Here is some information on the SAHEL region from a Christian missionary:
The Sahelian Environment
The province has low rainfall, about 300mm(10 inches)/yr, and the landscape for most of the year is dry, generally covered in sparse acacia trees and the occasional baobab.
It has traditionally been pasture land for the nomadic Fulani and their cattle. As other peoples have moved into the area, increasingly marginal land is being used to farm millet and sorghum, the only crops that really grow in the zone. The increasing population pressure on the land results in the erosion of fertile land and the advance of the desert. The first sand dunes are found here, and in June, as the rainy season is approaching, occasional sand storms roll across the landscape, blocking out the sun.
The Development of the Sahel
The Sahel is the least developed part of Burkina. It is a vastly rural area, used predominantly for livestock, with some farming. There has however been some success in building dams to harvest the rain that falls between July-Sept, to irrigate previously uncultivated land for rainy season rice fields. The zone has been struck by frequent droughts and locust swarms, making for a fragile existence and the well-publicised famines of 1973, 1984, and 2005. Climatic conditions seem to be getting worse with global warming, deforestation and the advance of the desert. The government and development agencies have invested in environmental protection and in reforestation programmes, but wood is increasingly scarce - being sought for daily life in cooking as well as for building. Experiments with alternatives for cooking fuel and for building materials inevitably meet resistance because of cost, inconvenience, and reluctance to leave tradition.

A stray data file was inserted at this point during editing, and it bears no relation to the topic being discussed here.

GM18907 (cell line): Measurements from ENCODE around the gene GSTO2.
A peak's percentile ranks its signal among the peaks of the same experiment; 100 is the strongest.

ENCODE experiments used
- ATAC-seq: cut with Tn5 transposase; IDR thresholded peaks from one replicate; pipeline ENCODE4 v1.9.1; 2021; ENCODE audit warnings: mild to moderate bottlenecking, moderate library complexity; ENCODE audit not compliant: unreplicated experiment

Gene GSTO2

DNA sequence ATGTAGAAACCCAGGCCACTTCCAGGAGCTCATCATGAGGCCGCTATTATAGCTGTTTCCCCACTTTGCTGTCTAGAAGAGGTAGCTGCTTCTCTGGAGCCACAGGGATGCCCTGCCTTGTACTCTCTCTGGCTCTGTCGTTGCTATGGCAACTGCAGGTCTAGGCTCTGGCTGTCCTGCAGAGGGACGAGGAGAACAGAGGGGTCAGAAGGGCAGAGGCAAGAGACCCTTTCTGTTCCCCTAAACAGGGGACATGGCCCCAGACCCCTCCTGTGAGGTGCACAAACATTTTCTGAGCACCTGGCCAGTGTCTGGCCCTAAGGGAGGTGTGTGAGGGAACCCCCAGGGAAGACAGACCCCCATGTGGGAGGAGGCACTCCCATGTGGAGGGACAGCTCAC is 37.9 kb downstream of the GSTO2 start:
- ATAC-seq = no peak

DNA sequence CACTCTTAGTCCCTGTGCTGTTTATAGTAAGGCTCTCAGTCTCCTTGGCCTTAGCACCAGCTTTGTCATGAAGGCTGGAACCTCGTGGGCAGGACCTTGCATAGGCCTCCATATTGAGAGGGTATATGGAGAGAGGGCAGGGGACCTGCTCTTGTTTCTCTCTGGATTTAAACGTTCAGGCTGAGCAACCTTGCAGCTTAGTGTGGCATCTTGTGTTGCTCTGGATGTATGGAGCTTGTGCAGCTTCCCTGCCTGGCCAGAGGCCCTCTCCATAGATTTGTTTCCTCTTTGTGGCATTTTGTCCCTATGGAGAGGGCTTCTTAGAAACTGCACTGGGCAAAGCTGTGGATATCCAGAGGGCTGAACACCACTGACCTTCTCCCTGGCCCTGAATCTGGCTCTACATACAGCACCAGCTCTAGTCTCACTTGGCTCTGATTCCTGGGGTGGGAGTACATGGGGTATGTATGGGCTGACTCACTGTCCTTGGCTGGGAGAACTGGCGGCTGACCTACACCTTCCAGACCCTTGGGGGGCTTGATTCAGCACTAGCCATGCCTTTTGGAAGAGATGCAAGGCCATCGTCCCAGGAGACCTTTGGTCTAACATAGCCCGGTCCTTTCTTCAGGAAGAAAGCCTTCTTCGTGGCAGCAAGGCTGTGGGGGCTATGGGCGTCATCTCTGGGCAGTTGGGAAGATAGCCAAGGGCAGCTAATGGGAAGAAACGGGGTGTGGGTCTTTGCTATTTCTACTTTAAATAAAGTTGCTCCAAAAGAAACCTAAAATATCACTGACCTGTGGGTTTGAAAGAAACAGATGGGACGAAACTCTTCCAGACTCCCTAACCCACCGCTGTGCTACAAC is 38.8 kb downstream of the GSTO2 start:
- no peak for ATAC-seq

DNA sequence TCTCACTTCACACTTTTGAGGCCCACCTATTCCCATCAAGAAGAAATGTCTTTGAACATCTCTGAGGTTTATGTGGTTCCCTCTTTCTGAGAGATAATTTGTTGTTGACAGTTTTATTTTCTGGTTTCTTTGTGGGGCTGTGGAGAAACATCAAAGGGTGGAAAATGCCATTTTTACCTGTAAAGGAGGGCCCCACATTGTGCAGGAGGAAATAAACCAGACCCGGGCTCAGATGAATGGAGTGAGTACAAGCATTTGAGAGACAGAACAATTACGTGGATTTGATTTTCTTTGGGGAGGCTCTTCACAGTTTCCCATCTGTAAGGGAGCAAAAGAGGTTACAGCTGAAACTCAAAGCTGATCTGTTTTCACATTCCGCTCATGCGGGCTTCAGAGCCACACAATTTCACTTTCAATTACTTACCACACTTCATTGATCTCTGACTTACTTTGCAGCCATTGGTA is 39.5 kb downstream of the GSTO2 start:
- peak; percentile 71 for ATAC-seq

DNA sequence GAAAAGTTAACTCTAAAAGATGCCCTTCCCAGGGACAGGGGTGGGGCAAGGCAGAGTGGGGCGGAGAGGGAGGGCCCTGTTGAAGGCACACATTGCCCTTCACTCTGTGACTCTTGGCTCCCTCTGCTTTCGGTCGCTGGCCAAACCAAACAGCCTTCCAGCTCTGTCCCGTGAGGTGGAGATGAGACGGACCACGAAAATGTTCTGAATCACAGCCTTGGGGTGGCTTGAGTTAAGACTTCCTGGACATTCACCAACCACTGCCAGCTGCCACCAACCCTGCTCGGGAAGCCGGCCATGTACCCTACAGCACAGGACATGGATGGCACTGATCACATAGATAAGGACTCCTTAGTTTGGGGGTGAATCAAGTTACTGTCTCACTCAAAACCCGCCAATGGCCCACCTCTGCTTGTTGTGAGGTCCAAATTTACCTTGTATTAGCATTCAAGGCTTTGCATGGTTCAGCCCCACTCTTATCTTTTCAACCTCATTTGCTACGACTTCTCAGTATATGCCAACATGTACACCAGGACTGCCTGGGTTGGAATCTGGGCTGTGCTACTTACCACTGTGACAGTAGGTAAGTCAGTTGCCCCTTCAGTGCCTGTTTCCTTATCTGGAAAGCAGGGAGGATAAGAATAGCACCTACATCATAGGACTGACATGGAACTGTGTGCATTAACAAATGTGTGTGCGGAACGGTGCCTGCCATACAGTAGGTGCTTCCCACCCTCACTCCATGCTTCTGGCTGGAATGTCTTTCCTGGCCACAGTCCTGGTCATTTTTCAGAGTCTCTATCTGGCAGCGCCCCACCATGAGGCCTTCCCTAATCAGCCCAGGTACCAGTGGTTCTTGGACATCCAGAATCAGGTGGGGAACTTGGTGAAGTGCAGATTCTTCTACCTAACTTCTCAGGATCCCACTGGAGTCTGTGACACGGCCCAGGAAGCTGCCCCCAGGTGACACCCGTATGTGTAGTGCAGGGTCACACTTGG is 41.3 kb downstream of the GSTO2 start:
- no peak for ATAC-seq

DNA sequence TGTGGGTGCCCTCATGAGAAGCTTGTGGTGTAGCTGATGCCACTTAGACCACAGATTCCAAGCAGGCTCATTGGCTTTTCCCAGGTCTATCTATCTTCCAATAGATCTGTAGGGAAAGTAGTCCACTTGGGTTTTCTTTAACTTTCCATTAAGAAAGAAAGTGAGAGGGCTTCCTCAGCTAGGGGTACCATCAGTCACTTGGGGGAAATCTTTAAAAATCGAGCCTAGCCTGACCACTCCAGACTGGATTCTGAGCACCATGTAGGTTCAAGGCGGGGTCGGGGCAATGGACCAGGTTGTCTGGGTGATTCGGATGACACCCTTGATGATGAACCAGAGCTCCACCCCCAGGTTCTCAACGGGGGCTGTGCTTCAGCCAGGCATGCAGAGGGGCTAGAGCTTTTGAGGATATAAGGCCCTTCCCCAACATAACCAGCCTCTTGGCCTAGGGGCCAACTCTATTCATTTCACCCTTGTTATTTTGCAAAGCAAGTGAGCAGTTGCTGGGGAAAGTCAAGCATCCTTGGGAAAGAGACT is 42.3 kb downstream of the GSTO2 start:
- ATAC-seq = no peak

Human development in the region is also the most fragile in the country, with low literacy and life expectancy. Oudalan, for example, has a population of about 170 000, with a literacy rate of 8%, a life expectancy of 42, and with only 2 doctors and 34 nurses for the whole province.
There is little in the way of infrastructure, although the first paved road in the area was recently finished in 2006, linking Dori to the nation's capital, Ouagadougou.
The Sahelian Peoples and Culture
The Sahel is inhabited primarily by the Fulani, but there are also many Tamacheq and Songhai especially in Oudalan, and Kurumba villages around Djibo. The southern border of the sahel meets the "Mossi plateau", and some Mossi and other peoples from the south work in the sahel, mostly in commerce or government services, such as teaching, health, or police.